Midwest Environmental Advocates began a review of a draft Industrial Sand Mining Strategic Analysis released by the Wisconsin Department of Natural Resources in early July. The DNR’s draft Strategic Analysis is the first glimpse into a long-awaited, comprehensive look into the impacts of frac sand mining on the health, environment, economies and way of life of many Wisconsin communities.
Upon initial review, however, the draft Industrial Sand Mining Strategic Analysis will need a deeper analysis, more data and more input from experts and the public in order to be a meaningful resource for local and state policy makers and agency staff for decision making.
The air quality section has the same fundamental flaw as the agency’s recent actions regarding fine particulate matter, or PM2.5. While the DNR asserts that mechanical processes, such as those at industrial sand mines, do not produce or emit PM2.5 (only larger particles), the agency does not have evidence to support this conclusion.
The Strategic Analysis also relies on studies based on voluntary monitoring and industry-funded studies at industrial sand facilities. The report also only makes passing reference to independent research such as that of UW Eau Claire’s Dr. Crispin Pierce’s PM2.5 study that shows that industrial sand facilities may be causing or contributing to unsafe levels of fine particulate matter around mining facilities. This reliance on industry-funded research shares the same limitations as the Health Impact Assessment of Industrial Sand Mining in Western Wisconsin published by the Institute for Wisconsin’s Health, Inc. earlier this year.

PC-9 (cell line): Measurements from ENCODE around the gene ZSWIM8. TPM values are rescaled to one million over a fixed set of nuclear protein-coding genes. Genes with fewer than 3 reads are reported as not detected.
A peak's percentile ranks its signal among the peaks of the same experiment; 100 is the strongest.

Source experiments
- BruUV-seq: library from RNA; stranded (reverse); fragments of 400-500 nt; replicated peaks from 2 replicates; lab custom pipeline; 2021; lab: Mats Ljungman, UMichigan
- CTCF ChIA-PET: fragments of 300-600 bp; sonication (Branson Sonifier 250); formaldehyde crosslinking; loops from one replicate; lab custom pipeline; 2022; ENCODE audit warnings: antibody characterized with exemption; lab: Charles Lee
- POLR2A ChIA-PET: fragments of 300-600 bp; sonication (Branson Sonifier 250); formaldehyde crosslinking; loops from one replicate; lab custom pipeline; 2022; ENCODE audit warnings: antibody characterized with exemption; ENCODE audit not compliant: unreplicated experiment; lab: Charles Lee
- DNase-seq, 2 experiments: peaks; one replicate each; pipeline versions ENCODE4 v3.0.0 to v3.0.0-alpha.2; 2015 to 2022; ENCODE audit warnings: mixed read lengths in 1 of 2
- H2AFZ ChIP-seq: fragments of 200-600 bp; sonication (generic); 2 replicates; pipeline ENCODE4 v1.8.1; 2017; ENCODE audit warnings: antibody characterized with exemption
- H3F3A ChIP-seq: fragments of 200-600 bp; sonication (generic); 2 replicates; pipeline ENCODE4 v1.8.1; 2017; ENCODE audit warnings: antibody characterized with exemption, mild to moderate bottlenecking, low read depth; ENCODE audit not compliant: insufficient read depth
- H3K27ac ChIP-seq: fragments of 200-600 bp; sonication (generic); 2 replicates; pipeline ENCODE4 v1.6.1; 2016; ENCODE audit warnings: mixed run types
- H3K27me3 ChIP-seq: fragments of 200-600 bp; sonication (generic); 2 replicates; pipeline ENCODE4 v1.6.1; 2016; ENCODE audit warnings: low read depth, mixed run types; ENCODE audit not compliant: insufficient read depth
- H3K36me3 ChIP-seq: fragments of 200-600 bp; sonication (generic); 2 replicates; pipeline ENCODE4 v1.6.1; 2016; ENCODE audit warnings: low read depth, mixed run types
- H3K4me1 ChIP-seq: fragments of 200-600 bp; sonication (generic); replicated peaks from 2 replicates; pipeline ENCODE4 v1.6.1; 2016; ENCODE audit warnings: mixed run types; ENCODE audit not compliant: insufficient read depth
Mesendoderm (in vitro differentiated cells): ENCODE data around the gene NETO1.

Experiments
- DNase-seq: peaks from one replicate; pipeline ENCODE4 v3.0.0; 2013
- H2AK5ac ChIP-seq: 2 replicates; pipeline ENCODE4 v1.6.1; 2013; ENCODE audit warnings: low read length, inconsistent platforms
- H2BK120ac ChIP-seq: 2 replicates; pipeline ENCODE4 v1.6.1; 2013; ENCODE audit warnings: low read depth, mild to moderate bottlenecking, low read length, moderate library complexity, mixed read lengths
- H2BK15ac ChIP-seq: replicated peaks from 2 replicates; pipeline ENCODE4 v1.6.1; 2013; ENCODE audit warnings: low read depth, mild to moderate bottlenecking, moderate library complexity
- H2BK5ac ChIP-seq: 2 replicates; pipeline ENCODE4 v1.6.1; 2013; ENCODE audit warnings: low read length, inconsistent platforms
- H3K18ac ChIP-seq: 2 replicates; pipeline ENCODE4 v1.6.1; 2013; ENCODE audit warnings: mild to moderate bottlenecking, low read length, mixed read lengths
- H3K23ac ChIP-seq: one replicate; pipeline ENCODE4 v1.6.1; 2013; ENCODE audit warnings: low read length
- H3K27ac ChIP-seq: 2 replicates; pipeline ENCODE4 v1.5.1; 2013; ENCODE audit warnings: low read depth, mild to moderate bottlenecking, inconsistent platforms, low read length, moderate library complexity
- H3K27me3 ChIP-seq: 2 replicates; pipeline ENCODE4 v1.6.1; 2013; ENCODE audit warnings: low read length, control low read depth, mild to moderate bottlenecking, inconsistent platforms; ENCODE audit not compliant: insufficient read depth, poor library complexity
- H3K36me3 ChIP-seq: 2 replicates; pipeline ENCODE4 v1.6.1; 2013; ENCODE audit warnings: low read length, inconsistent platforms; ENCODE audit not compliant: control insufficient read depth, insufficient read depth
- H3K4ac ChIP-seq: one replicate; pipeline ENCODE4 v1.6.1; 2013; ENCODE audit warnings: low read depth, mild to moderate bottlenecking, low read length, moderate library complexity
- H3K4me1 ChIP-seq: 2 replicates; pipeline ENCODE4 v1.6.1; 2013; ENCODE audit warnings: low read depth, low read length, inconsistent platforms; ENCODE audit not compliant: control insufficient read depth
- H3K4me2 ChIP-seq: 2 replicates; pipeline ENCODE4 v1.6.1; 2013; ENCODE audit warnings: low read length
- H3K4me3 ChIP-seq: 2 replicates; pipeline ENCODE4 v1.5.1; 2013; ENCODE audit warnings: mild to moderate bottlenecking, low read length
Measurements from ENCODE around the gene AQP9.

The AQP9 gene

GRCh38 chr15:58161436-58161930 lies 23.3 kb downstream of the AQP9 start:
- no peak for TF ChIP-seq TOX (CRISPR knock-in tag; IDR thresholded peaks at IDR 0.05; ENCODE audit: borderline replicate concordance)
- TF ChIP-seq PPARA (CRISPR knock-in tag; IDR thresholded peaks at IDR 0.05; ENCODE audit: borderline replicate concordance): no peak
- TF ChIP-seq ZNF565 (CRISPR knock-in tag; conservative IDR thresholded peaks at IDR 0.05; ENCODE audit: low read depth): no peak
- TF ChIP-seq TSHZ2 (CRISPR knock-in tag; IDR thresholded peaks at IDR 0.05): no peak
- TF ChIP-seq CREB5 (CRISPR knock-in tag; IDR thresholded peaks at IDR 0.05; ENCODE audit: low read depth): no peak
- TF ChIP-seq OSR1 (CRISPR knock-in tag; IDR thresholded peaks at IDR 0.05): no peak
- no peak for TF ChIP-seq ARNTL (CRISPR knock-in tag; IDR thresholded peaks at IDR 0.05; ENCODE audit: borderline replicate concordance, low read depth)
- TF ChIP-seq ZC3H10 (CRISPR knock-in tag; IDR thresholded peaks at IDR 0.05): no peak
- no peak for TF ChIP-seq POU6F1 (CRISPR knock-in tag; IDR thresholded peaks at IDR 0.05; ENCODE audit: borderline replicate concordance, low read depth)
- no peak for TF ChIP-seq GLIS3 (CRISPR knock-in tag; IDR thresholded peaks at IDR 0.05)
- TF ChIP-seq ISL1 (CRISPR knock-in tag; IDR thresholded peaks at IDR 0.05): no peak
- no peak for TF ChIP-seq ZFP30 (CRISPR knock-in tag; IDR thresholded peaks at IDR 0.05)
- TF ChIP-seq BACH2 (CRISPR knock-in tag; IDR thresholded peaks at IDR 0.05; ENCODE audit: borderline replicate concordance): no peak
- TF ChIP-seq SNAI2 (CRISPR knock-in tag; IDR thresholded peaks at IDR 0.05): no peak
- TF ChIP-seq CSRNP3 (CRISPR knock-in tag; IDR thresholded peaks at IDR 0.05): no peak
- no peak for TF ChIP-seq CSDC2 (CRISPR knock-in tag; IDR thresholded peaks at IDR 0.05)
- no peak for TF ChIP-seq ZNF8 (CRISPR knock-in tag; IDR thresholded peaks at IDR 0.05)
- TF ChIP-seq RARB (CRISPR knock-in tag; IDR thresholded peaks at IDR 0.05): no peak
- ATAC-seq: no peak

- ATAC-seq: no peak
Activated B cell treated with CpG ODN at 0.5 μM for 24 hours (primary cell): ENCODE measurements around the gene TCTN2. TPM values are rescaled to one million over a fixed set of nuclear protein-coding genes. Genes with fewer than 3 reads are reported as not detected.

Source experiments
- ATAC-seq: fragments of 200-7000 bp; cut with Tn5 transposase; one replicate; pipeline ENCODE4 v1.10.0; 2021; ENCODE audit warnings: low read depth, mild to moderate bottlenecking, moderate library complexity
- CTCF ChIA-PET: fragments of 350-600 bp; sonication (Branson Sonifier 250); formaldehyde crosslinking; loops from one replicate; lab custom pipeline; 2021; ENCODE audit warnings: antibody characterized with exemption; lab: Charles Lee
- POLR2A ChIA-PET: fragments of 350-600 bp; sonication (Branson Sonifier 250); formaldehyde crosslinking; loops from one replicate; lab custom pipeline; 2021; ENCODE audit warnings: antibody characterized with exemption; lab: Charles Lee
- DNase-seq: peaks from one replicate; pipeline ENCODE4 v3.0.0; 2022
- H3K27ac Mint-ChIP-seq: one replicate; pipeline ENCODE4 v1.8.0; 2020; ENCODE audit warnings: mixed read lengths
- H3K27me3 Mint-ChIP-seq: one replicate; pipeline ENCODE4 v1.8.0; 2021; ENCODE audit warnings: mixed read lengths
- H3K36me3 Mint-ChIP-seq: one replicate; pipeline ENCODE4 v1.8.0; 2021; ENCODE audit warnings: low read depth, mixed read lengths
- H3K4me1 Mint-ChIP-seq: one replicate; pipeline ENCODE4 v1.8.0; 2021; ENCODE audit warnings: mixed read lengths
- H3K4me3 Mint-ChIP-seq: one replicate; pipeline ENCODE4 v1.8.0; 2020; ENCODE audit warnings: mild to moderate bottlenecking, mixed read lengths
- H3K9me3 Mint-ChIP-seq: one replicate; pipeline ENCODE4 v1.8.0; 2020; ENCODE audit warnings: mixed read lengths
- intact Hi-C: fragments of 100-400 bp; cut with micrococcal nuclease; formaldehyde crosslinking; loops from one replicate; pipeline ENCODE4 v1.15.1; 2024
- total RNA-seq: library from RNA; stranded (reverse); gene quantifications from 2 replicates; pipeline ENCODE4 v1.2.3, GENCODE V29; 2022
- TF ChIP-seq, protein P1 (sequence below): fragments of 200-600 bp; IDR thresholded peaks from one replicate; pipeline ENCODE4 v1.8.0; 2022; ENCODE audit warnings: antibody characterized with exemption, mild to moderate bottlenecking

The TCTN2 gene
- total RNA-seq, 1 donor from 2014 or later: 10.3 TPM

However, the Strategic Analysis does acknowledge the threat of acid mine drainage from industrial sand facilities and supports further study of the potential for frac sand mining to allow metals to leave bedrock and enter surface and groundwater. DNR has known for some time that some wastewater holding ponds at industrial sand mines have had high levels of metals, which present a risk to groundwater quality and the health of rural residents who rely on private wells for drinking water.
But in the meantime, DNR should require monitoring at industrial sand facilities to ensure that these discharges are not going unnoticed. DNR recently revised its industrial sand stormwater and wastewater general permit and should have, but did not, account for uncertainty about the potential for metals in these discharges.
Public Comment Welcomed